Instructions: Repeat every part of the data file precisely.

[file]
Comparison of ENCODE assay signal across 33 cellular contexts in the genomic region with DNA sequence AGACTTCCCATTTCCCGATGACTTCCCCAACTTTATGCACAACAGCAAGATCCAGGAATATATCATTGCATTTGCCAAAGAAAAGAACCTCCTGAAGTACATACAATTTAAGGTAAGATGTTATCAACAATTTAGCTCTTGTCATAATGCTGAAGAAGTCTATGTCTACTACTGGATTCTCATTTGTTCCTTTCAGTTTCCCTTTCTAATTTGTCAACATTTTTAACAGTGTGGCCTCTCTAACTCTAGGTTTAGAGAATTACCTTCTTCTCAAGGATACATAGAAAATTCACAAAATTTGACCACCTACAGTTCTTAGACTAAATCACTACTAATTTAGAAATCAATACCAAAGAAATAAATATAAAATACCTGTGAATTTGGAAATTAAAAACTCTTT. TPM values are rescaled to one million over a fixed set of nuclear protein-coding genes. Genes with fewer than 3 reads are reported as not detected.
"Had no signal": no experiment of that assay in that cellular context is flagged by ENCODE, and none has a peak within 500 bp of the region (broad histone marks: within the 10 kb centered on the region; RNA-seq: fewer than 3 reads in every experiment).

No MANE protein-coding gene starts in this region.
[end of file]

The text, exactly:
Comparison of ENCODE assay signal across 33 cellular contexts in the genomic region with DNA sequence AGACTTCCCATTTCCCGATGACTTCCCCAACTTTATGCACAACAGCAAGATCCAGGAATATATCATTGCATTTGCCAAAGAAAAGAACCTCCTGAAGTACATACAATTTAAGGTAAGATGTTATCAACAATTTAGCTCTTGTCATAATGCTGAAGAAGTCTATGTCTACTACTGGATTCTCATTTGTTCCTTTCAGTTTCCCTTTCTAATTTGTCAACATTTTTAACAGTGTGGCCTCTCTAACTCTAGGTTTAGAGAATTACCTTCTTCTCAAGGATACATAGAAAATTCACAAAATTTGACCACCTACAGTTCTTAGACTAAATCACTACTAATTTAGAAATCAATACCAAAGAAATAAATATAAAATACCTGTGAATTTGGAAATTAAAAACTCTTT. TPM values are rescaled to one million over a fixed set of nuclear protein-coding genes. Genes with fewer than 3 reads are reported as not detected.
"Had no signal": no experiment of that assay in that cellular context is flagged by ENCODE, and none has a peak within 500 bp of the region (broad histone marks: within the 10 kb centered on the region; RNA-seq: fewer than 3 reads in every experiment).

No MANE protein-coding gene starts in this region.